One of the oldest and most diverse community colleges in the US, St. Philip's College is the only college that is both a historically black college and Hispanic-serving institution. It was founded in 1898 as a normal and industrial school for recently freed black girls. In 1902, Artemisia Bowden, the daughter of a former slave, joined the school administration, and under her leadership, the school rapidly grew into a thriving junior college. Since then, this affordable historically black college has continued to grow and now offers almost 70 associate's degree programs, as well as several certificate programs.

  7. J.F. Drake State Community and Technical College

    Huntsville, AL



    J.F. Drake State Community and Technical College is a two-year technical public institution that was founded in 1961 by Governor George Wallace to support the career education needs of African-Americans in the community. It is the first and only institution of its kind in the State of Alabama, and it provides both university-transfer and technical degrees that heavily emphasize hands-on learning. While it is one of the smaller historically black colleges and universities on our list with only about 500 students enrolled full-time, it still is able to offer several unique degree programs. Some of Drake State's most popular programs are Business Administration, Practical Nursing, Medical Assisting, and Welding Technology.

  8. Trenholm State Community College

    Montgomery, AL



    Trenholm State Community College is a multi-campus institution formed by the consolidation of two technical schools that were founded in the mid-1900s. While its technical certificates and workforce training programs are still a major part of Trenholm's curriculum, the college has expanded to offer university-parallel associate's degree programs that can be easily transferred to four-year institutions. All programs affiliated with this affordable historically black college are taught by highly qualified faculty with field experience, so whether students opt for the college's technical programs, its health programs, or its academic programs, they can expect to receive a high-quality education.

  9. Denmark Technical College

    Denmark, SC



    Denmark Technical College was founded in 1947 as part of the South Carolina Trade School System and was mandated to train the local African-American community in a variety of trades. Since then, it has become a strong two-year institution that offers several programs of study. These include college transfer programs, associate degree programs, and technical certificates. Small class sizes are prioritized at this affordable historically black college, so students can benefit from individualized attention from faculty and an environment conducive to meaningful class discussion.

  10. Lawson State Community College

    Birmingham, AL



    Lawson State Community College as it is known today was created by two mergers. The first merger was between Wenonah State Junior College and Wenonah State Technical Institute, which came together in 1973 under the Lawson State Community College name. This merger created an institution that offered both career technical education and university-parallel academics. The career technical division was strengthened in 2005 when another school, Bessemer State Technical College, merged with Lawson State. Today, students enrolled in this affordable historically black college are able to choose from an impressive range of programs that meet their personal needs, whether they are interested in construction careers, health professions, social sciences, or business.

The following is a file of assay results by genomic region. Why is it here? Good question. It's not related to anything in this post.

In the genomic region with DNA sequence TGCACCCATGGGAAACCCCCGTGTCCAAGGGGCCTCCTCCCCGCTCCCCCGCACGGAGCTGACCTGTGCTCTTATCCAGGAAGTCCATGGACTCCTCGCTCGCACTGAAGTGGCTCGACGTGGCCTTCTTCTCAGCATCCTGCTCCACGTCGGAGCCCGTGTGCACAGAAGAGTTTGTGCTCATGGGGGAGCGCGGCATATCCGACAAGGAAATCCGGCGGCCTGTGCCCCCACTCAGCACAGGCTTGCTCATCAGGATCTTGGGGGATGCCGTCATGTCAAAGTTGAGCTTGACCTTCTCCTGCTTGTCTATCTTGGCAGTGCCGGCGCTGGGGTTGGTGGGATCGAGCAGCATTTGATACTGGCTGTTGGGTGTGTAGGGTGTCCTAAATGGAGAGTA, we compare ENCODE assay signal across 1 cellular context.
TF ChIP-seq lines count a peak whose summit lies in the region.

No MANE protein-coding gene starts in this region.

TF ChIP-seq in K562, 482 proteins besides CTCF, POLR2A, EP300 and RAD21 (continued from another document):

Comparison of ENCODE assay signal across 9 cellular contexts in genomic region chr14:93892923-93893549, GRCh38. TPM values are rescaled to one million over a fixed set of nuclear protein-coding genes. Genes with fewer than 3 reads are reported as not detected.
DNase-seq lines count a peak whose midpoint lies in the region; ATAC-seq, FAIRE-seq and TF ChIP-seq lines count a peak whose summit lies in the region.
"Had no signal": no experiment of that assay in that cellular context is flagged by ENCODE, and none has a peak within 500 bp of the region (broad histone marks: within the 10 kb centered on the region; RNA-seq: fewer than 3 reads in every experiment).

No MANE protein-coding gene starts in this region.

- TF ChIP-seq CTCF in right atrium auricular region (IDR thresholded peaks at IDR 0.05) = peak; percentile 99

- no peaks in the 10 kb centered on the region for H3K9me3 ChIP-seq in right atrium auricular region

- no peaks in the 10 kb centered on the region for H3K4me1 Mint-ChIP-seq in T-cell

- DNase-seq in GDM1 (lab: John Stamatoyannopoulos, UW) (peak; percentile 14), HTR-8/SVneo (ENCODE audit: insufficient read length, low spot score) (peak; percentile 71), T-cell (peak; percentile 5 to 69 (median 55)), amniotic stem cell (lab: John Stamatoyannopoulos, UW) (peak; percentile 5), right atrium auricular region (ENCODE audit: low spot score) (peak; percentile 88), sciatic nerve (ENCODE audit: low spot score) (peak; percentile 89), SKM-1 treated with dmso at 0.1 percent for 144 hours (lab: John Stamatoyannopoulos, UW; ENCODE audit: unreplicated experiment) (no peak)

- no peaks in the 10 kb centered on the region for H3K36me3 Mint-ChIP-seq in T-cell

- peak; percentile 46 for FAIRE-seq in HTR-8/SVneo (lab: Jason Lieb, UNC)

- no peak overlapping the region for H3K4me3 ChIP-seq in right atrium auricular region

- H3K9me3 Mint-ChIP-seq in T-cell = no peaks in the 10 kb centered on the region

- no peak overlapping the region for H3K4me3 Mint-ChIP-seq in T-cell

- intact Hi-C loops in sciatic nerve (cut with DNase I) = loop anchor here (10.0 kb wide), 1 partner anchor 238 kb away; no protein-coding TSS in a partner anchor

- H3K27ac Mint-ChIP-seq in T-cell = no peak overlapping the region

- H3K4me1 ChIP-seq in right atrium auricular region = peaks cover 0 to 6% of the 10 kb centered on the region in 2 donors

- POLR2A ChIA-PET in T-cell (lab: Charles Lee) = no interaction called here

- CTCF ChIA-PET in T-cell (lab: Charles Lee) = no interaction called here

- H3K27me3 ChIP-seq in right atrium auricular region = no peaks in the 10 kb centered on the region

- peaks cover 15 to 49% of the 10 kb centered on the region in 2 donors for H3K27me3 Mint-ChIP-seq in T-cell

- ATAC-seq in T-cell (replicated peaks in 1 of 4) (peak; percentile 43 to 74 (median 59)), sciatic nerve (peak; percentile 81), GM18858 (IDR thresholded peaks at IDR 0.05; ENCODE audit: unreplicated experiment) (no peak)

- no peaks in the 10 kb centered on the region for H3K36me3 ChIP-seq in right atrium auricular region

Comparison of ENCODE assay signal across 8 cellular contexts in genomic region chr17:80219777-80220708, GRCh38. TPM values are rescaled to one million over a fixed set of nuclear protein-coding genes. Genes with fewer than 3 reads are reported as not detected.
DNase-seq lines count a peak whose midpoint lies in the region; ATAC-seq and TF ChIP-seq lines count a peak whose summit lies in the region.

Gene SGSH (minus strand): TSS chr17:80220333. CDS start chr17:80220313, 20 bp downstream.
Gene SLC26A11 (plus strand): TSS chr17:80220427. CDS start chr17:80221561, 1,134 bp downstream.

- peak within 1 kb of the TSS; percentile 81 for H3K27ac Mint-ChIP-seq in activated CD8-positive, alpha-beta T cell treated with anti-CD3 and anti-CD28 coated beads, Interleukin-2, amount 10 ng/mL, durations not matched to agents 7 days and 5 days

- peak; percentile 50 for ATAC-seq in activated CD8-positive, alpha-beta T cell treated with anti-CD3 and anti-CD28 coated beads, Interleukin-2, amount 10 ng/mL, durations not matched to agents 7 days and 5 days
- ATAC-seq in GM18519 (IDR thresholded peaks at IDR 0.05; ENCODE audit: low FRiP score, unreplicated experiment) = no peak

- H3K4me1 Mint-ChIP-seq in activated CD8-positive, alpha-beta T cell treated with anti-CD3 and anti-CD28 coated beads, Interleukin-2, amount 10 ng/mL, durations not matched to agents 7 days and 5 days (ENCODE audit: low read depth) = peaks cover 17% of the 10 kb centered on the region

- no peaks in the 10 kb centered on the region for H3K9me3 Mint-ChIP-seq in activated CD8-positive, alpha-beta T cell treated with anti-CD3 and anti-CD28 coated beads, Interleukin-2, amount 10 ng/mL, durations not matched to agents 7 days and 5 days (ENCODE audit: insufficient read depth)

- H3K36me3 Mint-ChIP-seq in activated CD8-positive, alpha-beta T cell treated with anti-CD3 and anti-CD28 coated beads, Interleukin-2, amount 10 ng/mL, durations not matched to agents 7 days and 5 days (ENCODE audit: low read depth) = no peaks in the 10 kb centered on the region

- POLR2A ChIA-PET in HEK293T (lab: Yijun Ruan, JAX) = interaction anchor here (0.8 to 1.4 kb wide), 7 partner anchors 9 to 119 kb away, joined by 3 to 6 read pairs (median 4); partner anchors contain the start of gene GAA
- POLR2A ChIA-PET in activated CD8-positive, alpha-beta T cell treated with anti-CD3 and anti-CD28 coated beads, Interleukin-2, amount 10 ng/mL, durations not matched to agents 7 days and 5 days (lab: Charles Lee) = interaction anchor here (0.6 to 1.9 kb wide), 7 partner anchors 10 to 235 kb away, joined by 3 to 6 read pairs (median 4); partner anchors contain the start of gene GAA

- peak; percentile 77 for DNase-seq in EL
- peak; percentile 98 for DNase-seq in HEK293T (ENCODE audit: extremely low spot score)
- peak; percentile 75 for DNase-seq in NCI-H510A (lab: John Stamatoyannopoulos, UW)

Methodology: Here's How We Rank Schools

At Best Value Schools, we help students of all ages get the best possible value for their education. When choosing the best schools and programs, we prioritize tuition rates, student debt, financial aid opportunities, graduation rates, and the availability of online programs. We source unbiased data from government and educational databases like the National Center for Education Statistics and the U.S. Bureau of Labor Statistics for 6,374 schools across the U.S. We organize that data into five weighted categories to compile our school rankings.
Metric Data Used Percentage
Academic Quality Full-time faculty percentage, student-to-faculty ratio, student retention and graduation rates 25%
Affordability Tuition rates, median student debt, and financial aid 35%
Reputation Admission and enrollment rates 15%
Program Offerings Number of program options 10%
Online Enrollment Score Portion of learners taking at least one online course 15%
You can read more about our comprehensive evaluation process on our methodology page.

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Rating and Ranking Methodology

Our editors consulted College Navigator to identify the 50 most affordable historically black colleges and universities in the United States. We list them here in order of affordability based on net price.